Probability, Expected Utility, and the Ellsberg Paradox

16 Pages Posted: 27 Feb 2011 Last revised: 24 May 2011

See all articles by Thomas Coleman

Thomas Coleman

University of Chicago - Harris School of Public Policy; Close Mountain Advisors LLC

Date Written: February 26, 2011


The Ellsberg paradox is often cited as evidence for unknowable "ambiguity" versus computable "risk", and a refutation of the Savage axioms regarding expected utility maximization and the program for revealing "subjective" or "belief-type" probabilities. This note argues that researchers have been too quick to embrace the Ellsberg critique as a refutation of standard expected utility theory. First, Ellsberg performed no actual experiments, and in fact recent empirical evidence on the Ellsberg paradox argues against ambiguity. Second, simple explanations for the paradox deserve as much attention as theories that introduce a new concept such as "ambiguity." One such simple explanation is to consider the Ellsberg thought experiment as part of a "meta-experiment" that includes repeated draws, in which case the choices described by Ellsberg are consistent with expected utility theory.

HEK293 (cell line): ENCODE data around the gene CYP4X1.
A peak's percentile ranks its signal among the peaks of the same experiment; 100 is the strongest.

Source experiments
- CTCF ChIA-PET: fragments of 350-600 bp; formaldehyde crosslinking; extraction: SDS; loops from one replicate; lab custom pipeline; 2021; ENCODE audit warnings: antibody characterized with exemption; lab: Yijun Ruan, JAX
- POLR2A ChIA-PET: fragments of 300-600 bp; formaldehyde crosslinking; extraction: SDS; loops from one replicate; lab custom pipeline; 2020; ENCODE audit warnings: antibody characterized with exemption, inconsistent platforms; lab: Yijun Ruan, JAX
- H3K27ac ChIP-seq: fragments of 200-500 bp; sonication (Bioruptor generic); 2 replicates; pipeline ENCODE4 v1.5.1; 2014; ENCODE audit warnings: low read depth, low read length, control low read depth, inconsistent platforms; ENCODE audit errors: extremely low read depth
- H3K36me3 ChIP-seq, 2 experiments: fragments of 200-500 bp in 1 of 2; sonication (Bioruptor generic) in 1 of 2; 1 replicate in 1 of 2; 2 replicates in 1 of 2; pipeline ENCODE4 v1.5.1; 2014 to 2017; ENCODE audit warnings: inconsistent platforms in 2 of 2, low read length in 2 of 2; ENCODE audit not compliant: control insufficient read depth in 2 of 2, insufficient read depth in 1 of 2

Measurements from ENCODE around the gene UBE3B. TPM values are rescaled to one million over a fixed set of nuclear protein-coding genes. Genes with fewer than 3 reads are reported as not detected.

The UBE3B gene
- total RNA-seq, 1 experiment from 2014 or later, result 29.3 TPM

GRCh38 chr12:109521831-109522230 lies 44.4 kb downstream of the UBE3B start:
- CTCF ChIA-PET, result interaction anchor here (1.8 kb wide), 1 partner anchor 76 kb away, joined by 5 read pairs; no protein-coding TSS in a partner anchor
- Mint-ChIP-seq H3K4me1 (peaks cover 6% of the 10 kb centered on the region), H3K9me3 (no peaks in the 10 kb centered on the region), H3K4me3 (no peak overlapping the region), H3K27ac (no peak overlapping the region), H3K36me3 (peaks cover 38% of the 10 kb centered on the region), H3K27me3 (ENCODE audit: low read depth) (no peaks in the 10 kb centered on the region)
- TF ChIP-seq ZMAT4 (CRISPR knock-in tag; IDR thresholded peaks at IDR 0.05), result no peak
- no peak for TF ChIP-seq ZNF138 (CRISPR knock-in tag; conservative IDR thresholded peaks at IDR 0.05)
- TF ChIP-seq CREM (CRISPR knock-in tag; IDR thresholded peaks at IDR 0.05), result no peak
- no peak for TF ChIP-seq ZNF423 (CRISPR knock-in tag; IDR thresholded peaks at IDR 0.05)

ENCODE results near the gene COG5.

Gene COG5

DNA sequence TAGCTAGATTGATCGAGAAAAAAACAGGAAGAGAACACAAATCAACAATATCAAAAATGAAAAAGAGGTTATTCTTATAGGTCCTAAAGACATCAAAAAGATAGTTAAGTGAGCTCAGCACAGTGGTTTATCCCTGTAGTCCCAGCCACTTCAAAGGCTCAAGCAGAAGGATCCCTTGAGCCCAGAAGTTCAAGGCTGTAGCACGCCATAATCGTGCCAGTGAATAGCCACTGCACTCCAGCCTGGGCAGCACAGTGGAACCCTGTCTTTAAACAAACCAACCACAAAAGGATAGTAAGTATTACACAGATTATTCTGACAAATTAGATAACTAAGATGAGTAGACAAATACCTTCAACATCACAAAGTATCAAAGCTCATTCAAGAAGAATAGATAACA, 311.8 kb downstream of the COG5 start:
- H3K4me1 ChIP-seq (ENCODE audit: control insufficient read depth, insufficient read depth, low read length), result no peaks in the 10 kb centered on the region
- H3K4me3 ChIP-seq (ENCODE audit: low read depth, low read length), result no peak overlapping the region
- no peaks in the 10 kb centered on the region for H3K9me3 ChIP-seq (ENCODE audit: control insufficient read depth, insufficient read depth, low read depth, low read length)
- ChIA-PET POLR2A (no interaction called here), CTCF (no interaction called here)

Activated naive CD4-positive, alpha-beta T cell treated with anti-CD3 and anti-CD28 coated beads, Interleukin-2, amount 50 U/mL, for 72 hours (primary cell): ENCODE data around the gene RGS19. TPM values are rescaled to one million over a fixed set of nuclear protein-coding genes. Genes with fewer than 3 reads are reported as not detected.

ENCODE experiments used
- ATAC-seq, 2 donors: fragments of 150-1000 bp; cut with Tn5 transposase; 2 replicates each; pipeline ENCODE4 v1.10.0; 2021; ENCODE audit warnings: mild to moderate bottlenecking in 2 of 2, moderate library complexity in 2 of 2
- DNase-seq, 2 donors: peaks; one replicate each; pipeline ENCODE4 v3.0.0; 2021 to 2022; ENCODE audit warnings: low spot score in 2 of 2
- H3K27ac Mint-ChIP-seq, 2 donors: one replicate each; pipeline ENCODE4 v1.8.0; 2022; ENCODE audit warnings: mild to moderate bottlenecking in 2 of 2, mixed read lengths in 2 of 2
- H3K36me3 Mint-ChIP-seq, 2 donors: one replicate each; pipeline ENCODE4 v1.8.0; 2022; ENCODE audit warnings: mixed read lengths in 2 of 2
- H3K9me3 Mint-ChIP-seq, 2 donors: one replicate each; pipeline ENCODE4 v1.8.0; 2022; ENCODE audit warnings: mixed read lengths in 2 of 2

Keywords: Probability, Expected Utility, Risk, Ambiguity

JEL Classification: D8, D81

Suggested Citation

Coleman, Thomas, Probability, Expected Utility, and the Ellsberg Paradox (February 26, 2011). Available at SSRN: or

Thomas Coleman (Contact Author)

University of Chicago - Harris School of Public Policy ( email )

1155 East 60th Street
Chicago, IL 60637
United States

Close Mountain Advisors LLC ( email )

19 Davenport Ave.
Unit B
Greenwich, CT 06830
United States

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